Alis Franklin is the author of Liesmith (my review) and the recently released Stormbringer (my review). Both are modern takes on Norse mythology. This Australian author is guest-blogging today to share how she became alienated from fantasy novels and how she found her way back.
I was fifteen when I stopped reading fantasy novels.
I remember the book that killed my interest. I'm not going to name it, only to say it's considered one of the greats of the genre. My father had loaned it to me, the book pulled from his wall-to-wall collection of battered SFF paperbacks after I'd asked him for something to read. Something for "grown ups" (this was in the mid-90s or so, before the YA boom filled in that transitional gap between growing and grown). He took Famous Fantasy Novel from its shelf, and handed it to me. "Read this," he said. "It's a classic."
I didn't make it through the first fifty pages.
"It starts slow," Dad said. "Stick with it."
But I wasn't worried about it starting slow. I worried about it starting wrong. I worried about it starting as a story of a farmboy and his farmboy friends, and the One Girl In The Village.
I worried about the fact I hated that girl. At the time, I didn't know how to put my revulsion into words. She was… annoying. Her sole purpose seemed to be to taunt and tease the boys with her "girlishness". She had no power outside of what the story bequeathed her for her connection to the male protagonist and his male friends. I could tell they were destined for greatness. Her? Destined to be a wife, I guess. Or a victim.
As a teenager, I didn't want to be a wife, or a victim, and I didn't want to bat my eyelashes and swing my hips and nag boys into doing things for me. I wanted to do them for myself. And, more importantly, I realized I didn't want to put up with reading a thousand pages of boys getting to have fun while I didn't. Not again.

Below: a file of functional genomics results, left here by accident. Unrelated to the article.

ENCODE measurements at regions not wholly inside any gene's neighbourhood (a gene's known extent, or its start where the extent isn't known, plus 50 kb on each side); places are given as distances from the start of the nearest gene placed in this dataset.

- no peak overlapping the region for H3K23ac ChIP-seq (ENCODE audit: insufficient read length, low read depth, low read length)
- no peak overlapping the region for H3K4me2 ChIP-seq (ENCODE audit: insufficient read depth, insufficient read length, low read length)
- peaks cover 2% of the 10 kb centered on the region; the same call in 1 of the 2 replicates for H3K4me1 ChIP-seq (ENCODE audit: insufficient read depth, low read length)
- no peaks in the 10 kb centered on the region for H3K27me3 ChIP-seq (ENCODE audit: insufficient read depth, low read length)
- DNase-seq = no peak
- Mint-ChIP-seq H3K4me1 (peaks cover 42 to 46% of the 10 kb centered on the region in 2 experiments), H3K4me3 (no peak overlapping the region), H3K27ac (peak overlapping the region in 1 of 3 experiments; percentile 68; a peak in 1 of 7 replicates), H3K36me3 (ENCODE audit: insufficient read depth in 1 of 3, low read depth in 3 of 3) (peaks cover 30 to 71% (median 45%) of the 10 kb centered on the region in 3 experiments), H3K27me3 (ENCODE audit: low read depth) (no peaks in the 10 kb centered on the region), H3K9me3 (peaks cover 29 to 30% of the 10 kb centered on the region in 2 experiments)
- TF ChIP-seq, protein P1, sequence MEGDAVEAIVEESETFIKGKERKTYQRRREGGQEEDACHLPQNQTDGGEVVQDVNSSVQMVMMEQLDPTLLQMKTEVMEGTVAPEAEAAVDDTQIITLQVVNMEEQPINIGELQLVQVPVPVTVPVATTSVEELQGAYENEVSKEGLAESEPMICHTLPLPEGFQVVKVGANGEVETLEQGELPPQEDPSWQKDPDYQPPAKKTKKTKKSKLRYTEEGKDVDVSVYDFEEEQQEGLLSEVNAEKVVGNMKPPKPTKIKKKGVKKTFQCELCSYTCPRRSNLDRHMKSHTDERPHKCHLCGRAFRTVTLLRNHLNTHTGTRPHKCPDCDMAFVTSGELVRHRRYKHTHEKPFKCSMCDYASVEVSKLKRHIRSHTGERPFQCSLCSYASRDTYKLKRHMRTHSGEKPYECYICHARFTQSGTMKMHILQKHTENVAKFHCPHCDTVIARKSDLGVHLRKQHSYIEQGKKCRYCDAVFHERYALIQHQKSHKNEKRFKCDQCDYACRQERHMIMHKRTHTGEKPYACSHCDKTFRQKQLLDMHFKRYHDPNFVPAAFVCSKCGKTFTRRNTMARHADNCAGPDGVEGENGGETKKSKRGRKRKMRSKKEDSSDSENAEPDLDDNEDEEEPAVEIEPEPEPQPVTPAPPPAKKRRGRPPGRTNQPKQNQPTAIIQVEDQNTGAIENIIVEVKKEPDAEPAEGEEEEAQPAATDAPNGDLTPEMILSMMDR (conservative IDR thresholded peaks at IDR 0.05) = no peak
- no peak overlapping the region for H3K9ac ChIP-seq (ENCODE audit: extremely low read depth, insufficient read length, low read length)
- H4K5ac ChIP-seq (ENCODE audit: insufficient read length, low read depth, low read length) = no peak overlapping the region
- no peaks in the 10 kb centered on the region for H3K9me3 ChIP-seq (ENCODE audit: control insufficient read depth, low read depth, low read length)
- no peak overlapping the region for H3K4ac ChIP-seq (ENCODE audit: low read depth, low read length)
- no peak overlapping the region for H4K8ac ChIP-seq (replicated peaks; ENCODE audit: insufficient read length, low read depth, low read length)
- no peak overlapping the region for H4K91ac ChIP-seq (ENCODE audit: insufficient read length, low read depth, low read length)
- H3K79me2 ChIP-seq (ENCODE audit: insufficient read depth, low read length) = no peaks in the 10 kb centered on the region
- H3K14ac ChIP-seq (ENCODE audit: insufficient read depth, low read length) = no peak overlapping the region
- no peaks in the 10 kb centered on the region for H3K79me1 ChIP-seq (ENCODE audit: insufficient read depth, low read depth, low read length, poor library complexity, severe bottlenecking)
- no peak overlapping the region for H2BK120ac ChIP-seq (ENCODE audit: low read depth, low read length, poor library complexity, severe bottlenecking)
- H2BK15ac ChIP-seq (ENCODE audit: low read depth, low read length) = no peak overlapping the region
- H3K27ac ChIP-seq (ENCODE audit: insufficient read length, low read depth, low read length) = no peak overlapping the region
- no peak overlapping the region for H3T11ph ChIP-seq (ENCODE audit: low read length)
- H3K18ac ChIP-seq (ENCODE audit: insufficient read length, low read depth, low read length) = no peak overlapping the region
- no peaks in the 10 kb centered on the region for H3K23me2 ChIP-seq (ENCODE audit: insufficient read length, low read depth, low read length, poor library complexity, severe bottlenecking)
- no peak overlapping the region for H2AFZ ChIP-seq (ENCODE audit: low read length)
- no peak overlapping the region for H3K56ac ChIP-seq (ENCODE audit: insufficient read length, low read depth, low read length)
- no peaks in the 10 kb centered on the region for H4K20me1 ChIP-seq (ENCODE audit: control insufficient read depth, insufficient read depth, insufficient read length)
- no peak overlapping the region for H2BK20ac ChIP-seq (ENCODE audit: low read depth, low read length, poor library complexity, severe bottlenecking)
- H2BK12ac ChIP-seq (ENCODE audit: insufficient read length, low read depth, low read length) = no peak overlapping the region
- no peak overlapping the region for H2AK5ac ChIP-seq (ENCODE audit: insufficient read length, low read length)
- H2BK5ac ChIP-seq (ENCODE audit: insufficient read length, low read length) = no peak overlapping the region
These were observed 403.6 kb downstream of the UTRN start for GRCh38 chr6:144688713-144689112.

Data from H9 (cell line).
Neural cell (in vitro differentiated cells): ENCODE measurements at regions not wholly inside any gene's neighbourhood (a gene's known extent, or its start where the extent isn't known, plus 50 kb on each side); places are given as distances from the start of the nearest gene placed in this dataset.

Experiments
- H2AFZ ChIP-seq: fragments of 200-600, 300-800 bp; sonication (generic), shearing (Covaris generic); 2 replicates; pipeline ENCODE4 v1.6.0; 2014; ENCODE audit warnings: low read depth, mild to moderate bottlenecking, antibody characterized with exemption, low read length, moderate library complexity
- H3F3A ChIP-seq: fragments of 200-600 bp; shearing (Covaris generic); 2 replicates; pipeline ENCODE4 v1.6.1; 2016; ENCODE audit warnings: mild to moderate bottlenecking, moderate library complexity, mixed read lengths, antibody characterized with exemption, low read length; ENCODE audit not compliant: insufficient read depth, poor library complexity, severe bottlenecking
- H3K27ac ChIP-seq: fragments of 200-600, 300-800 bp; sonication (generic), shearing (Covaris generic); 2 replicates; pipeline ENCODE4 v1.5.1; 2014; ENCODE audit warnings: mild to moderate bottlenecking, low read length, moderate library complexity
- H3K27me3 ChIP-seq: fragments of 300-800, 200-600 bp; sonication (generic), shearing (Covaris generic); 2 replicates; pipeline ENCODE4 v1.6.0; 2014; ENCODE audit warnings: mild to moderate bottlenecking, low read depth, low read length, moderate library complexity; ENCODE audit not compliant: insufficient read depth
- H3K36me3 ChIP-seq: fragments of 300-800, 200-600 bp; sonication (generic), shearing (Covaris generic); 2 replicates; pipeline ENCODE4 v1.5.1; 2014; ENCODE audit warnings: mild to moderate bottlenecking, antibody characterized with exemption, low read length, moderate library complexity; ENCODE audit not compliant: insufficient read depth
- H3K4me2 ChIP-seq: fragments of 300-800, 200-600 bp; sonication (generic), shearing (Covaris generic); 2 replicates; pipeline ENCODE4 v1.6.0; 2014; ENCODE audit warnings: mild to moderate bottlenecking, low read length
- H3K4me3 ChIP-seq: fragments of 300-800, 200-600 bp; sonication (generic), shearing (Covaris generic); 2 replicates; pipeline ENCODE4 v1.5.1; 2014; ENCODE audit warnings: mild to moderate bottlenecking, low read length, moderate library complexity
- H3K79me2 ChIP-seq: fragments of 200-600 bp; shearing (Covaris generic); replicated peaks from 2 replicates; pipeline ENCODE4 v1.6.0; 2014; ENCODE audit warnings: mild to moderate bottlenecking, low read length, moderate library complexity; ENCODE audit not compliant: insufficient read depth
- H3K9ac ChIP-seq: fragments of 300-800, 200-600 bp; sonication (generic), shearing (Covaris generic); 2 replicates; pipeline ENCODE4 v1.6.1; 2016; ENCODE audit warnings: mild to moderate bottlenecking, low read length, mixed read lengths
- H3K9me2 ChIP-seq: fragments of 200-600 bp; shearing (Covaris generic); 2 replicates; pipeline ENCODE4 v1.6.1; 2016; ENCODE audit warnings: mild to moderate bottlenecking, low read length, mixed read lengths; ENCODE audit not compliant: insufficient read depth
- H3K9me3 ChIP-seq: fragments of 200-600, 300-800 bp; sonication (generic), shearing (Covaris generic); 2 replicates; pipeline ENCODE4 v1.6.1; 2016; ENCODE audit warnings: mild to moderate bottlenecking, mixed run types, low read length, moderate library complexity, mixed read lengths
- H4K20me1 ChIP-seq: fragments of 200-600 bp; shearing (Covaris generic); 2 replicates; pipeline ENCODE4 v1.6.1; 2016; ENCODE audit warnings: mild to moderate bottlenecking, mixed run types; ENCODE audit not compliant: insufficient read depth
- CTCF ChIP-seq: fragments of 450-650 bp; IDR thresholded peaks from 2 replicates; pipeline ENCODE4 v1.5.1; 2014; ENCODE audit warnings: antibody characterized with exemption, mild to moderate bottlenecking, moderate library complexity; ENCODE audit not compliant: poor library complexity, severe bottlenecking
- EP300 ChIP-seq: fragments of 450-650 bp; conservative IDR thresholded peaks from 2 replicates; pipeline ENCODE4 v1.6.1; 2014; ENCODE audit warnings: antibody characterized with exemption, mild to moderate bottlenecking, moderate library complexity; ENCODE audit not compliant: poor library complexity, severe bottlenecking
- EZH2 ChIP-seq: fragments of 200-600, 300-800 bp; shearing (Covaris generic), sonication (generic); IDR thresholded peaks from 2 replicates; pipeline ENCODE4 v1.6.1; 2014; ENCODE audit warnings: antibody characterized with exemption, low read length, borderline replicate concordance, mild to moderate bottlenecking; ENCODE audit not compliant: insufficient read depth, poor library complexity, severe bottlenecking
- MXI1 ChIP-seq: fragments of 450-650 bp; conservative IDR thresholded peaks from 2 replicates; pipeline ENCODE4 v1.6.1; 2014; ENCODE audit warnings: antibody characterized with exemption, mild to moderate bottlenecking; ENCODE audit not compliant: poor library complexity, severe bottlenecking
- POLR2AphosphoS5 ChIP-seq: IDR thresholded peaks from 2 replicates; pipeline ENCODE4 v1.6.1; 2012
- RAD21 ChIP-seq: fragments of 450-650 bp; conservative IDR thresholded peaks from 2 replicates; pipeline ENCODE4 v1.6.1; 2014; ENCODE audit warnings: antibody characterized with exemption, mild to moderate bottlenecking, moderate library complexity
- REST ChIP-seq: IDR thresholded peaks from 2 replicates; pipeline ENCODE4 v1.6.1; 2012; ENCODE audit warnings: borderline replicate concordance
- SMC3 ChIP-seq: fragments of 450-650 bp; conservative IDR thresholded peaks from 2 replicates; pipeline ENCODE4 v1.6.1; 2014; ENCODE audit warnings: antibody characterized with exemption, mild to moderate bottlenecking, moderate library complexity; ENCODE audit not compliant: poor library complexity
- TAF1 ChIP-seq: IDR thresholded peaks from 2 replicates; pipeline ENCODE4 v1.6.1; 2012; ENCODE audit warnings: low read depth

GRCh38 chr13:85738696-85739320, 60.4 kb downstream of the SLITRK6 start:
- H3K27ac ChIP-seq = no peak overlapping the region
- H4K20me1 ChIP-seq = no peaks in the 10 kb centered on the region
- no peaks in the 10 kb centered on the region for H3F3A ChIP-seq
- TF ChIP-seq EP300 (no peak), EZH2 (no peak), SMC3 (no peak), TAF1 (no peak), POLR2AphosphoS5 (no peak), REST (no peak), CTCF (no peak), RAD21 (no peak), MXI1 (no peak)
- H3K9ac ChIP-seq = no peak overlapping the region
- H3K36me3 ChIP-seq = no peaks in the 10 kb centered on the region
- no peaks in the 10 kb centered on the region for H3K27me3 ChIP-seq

I gave the book back to my dad in disgust. And then I did something terrible. Something I'm sure a lot of girls my age have done.
I blamed that female character for my dislike. If it was her "feminine" behaviors that put me off, her "femaleness" that prevented her from engaging in the story in the way I would have wanted to engage... If it was all that, then what else was to blame but the very idea of being female itself?
This, then, was the start of my Not Like Other Girls phase.
Maybe I'm being a little unfair to Famous Fantasy Novel. It might be the first book I remember rejecting for its portrayal of a female character, but it was by no means the first book--or the first piece of media--where I'd encountered a female character I couldn't stand. And always, every time, I blamed my disconnect those fictional girls and women, and, by extension, I blamed real life women, too.
It wasn't until I was much, much older that it occurred to me that every female character I couldn't stand, without fail, had been written by a man. It wasn’t femininity or femaleness I was rejecting; it was a male-perceived version of it. One that didn't mesh with my own experience.
It took other women to bring about the realization. Talking to them both as fans, critical of the texts we were consuming, and as content creators, often in the long weeds of the early internet, outside the trimmed lawns of mainstream pop culture.
Thirty years of bad characters and misplaced blame is a lot to unlearn, but I'm trying. Slowly. Mostly by attempting to consume more media created by--and, importantly, for--women. Media that's inclusive of all kinds of women, no matter their shape or size or interests, no matter their color or sexuality or ability. Women who kick ass and take names, sure, but also the rest of them; the quiet mothers, the supportive friends, the awkward losers. I want their adventures, their stories, their epic quests.
Stormbringer is, in part, my contribution to that journey. More so than its urban predecessor, Stormbringer is a fantasy novel. And while it takes tropes and conventions from the male-written sword and sorcery I wanted to love as a teen, I've tried to rewrite it into the story I would've wanted to read as a teen. A story with all kinds of women; the warrior, the strategist, the queen, the mother, and, yes, the bride-to-be. They are the drivers or the plot, the keepers of the action, much more than the story's male narrators, who are more often than not there merely to observe the outcomes of female agency.
It is, of course, not the be-all and end-all of the Heroine's Journey in epic fantasy; not the last word on female representation. But it's a word; a book with women, written to try and appeal, if not to women in general, but one woman in particular, a.k.a. yours truly, age fifteen.
It's not enough. But it's something.